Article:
Those are all fine traits in the right context, but simply lifting them from Steve Jobs’s biography and imposing them on your employees will not necessarily yield Jobs-like results. You could sink your business if you blindly use Jobs’s or any other celebrity manager’s leadership style and behaviors in the wrong context, product, strategy, or market.

Imitation will not conjure success

'Winning' by Jack Welch, Suzy Welch (ISBN 0060753943) Long before Steve Jobs was Jack Welch, whom Fortune magazine dubbed “Manager of the Century” in 1999. Between 1981 and 2001, as General Electric’s CEO, Welch became a cult figure among American managers and leaders. By means of intellect, energy, and straight talk, Welch transformed the sleepy giant of General Electric (GE) into an international business powerhouse.

Jack Welch was widely regarded as the transformative manager’s archetype. Managers read his leadership playbook religiously and tried to imitate everything he did at GE—from his 20-70-10 “rank and yank” process to adopting six-sigma methods. These imitators often failed to realize that a number of factors contributed to the success of Welch’s techniques, not the least of which was the strong organizational culture and leadership philosophy he had established at GE. Managers simply will not successfully imitate Welch’s techniques without first establishing the organizational context that allowed for his initiatives’ success.

Idea for Impact: You can learn a lot from your heroes, but don’t emulate it all

Most intellectual, cognitive, and people skills are situational. That is to say that there is a time for Jack Welch’s techniques, another time for Steve Jobs’s techniques, and still other times for others’ techniques. The real skill lies in accumulating many ideas in your “brain attic” and then diagnosing your situations to apply the appropriate technique at the appropriate time.

You can learn a lot from your heroes, but don’t pattern your lives after them. See if some of the things they did will work for you. Develop your own style by focusing on what matters to you in your context. Don’t become second-rate versions of people you admire; instead be first-rate version of yourself.

Inspirational Quotations by D. H. Lawrence (#649)

Inspirational Quotations by D. H. Lawrence

Today marks the birthday of D. H. Lawrence (1885–30,) an English author of provocative novels. Lawrence was also a successful poet, playwright, and short-story writer.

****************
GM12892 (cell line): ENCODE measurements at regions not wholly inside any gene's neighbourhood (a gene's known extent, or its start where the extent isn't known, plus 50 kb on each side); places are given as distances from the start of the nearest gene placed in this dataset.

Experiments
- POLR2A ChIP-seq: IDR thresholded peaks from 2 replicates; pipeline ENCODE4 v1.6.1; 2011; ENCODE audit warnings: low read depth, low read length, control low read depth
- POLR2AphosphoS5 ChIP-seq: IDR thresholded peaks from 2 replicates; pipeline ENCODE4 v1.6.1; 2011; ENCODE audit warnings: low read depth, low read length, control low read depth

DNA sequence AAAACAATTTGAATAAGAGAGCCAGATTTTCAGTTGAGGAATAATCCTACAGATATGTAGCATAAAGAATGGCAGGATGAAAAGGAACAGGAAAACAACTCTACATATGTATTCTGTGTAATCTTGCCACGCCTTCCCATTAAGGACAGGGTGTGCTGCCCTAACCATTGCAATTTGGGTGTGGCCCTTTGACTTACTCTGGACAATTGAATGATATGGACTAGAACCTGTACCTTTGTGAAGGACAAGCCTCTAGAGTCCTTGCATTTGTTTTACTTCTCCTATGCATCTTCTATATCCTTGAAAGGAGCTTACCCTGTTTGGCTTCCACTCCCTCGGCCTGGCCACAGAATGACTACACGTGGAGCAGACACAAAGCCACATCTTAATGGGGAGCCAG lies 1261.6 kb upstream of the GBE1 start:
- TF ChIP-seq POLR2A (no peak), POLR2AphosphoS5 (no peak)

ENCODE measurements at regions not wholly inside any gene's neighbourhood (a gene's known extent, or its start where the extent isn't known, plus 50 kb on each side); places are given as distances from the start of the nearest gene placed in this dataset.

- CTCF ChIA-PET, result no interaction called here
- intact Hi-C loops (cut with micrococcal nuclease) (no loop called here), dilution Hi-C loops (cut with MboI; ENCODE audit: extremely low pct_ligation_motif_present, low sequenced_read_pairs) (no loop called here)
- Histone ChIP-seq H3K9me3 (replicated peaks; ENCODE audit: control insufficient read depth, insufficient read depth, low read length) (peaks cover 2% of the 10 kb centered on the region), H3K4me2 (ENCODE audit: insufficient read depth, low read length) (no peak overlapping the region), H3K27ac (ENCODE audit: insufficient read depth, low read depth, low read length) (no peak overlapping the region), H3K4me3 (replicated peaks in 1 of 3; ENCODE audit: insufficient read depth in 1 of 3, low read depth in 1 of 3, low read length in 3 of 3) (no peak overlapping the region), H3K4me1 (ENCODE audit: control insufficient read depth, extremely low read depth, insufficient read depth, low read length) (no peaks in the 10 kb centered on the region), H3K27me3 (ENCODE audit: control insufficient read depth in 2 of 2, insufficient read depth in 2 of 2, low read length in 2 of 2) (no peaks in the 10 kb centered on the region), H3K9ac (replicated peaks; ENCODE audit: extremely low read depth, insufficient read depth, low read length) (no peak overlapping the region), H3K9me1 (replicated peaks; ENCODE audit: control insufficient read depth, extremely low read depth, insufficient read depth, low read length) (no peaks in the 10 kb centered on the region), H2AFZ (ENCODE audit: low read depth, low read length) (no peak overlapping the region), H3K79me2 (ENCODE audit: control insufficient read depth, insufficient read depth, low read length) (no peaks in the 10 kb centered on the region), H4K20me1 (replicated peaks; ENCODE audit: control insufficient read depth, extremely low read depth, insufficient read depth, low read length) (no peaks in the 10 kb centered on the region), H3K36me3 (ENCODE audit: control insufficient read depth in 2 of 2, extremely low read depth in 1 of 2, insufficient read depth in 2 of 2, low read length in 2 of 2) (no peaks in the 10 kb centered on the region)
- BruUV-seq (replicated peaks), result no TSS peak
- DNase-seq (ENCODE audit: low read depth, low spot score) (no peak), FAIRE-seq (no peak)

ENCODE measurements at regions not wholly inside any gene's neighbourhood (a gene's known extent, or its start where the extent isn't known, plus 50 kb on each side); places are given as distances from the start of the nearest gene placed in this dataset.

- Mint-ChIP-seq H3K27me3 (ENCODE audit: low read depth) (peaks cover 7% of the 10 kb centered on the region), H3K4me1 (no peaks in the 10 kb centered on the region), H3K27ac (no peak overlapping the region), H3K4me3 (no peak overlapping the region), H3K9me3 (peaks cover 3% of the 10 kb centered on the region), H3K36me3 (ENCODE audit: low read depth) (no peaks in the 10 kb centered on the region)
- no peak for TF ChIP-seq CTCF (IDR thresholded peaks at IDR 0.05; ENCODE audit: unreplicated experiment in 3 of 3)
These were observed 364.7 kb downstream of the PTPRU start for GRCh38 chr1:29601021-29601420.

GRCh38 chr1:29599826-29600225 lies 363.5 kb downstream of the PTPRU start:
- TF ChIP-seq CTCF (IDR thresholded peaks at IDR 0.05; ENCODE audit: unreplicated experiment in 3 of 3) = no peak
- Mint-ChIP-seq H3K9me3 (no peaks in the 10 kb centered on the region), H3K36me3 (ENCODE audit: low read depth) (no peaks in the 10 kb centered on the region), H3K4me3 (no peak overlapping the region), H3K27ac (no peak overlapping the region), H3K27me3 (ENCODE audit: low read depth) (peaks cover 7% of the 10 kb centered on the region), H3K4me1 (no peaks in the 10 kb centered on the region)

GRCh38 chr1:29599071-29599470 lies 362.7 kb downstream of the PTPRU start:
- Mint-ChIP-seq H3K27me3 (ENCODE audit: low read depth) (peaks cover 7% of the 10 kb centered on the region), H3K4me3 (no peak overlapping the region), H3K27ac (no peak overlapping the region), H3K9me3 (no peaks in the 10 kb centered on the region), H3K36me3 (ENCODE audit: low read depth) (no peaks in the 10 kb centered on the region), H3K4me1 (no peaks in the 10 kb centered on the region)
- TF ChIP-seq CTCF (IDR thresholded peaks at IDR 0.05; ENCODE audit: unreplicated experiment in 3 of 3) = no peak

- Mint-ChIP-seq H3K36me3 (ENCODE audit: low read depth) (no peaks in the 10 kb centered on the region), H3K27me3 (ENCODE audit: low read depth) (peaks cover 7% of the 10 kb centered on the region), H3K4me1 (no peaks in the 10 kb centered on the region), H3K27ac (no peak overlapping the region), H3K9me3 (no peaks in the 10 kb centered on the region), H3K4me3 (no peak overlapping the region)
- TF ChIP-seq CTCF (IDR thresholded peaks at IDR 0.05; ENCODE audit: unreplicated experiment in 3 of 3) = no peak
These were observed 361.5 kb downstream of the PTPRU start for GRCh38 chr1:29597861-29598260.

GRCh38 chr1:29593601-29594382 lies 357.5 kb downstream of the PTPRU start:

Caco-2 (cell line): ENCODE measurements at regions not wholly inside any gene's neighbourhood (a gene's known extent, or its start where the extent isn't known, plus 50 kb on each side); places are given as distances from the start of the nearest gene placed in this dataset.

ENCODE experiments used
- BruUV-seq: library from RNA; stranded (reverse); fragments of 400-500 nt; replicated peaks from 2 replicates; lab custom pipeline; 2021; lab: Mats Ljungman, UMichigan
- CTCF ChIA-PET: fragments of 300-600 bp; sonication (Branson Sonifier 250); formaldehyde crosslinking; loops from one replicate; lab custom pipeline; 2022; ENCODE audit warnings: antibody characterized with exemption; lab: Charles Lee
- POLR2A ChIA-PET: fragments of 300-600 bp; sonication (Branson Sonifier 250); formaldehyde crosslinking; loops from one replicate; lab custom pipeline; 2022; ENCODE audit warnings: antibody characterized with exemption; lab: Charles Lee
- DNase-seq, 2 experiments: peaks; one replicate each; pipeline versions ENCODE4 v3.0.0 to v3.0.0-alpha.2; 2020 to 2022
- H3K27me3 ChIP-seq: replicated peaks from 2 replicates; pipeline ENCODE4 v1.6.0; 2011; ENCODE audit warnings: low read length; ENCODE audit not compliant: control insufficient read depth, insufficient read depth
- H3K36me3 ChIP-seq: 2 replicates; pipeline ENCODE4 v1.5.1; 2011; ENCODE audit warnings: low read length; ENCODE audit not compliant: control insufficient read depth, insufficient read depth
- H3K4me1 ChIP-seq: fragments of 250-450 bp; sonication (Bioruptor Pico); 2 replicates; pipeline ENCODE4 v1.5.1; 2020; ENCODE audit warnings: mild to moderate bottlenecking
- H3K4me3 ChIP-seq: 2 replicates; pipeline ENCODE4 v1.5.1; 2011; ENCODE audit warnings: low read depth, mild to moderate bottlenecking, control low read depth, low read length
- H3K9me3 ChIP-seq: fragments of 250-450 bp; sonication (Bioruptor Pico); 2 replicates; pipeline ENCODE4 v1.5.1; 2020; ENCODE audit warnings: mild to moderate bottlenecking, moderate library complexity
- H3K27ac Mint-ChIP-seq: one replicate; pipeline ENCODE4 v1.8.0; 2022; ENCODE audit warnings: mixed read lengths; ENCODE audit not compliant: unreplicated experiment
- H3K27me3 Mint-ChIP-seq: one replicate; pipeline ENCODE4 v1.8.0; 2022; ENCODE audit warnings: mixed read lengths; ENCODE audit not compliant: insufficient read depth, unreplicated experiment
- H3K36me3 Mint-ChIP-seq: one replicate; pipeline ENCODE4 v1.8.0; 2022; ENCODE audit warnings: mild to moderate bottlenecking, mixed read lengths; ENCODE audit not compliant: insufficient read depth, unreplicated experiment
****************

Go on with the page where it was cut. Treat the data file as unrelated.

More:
Lawrence is best known for inciting strong reactions in his readers for his radical narrative of familial and marital lives and for his brazen celebration of sexual relations. For these reasons, he waged an incessant battle with the censors.

Lawrence’s most famous novels are Sons and Lovers (1913), The Rainbow (1915), Women in Love (1920), and Lady Chatterley’s Lover (1928). The Rainbow was accused of obscenity and Scotland Yard seized a thousand copies of the book upon its publication. Women in Love chronicles the quest of multiple women to forge new types of liberated personal relationships.

Lady Chatterley’s Lover is the most influential and notorious of Lawrence’s novels. It features a young aristocrat whose husband is paralyzed from the waist down and impotent. He encourages her to find a lover but disapproves her choice of his gamekeeper. Lady Chatterley’s Lover was banned from publication for more than 30 years because of its obscene themes and language. In 1960, a famous court case cleared the book of obscenity after 35 prominent writers and literary critics testified in its favor. When Penguin Books published 200,000 copies of Lady Chatterley’s Lover, the book sold out within a day and most bookstores that carried the book ran out of copies within 15 minutes.

Inspirational Quotations by D. H. Lawrence

I shall always be a priest of love.
D. H. Lawrence

The living moment is everything.
D. H. Lawrence

We don’t exist unless we are deeply and sensually in touch with that which can be touched but not known.
D. H. Lawrence

The cruelest thing a man can do to a woman is to portray her as perfection.
D. H. Lawrence

Never trust the artist. Trust the tale. The proper function of a critic is to save the tale from the artist who created it.
D. H. Lawrence

Tragedy is like strong acid—it dissolves away all but the very gold of truth.
D. H. Lawrence

The world is wonderful and beautiful and good beyond one’s wildest imagination. Never, never, never could one conceive what love is, beforehand, never. Life can be great—quite god-like. It can be so. God be thanked I have proved it.
D. H. Lawrence

Love is the flower of life, and blossoms unexpectedly and without law, and must be plucked where it is found, and enjoyed for the brief hour of its duration.
D. H. Lawrence

Ethics and equity and the principles of justice do not change with the calendar.
D. H. Lawrence

Be still when you have nothing to say; when genuine passion moves you, say what you’ve got to say, and say it hot.
D. H. Lawrence

One sheds one’s sicknesses in books—repeats and presents again one’s emotions, to be master of them.
D. H. Lawrence

One doesn’t know, till one is a bit at odds with the world, how much one’s friends who believe in one rather generously, mean to one.
D. H. Lawrence

Lessons from Charlie Munger: Destroy Your Previous Ideas & Reexamine Your Convictions

Warren Buffett and Charlie Munger at Berkshire Hathaway's 2016 Annual Meeting (Screenshot from Yahoo! Finance webcast)

Reexamine your deep-rooted ideas

Here is one of the many nuggets of wisdom from the 2016 Berkshire Hathaway Annual Meeting. At the 4:39:39 mark in the meeting’s webcast by Yahoo! Finance, Warren Buffett and Charlie Munger discuss an effective strategy for persuasion and argumentation: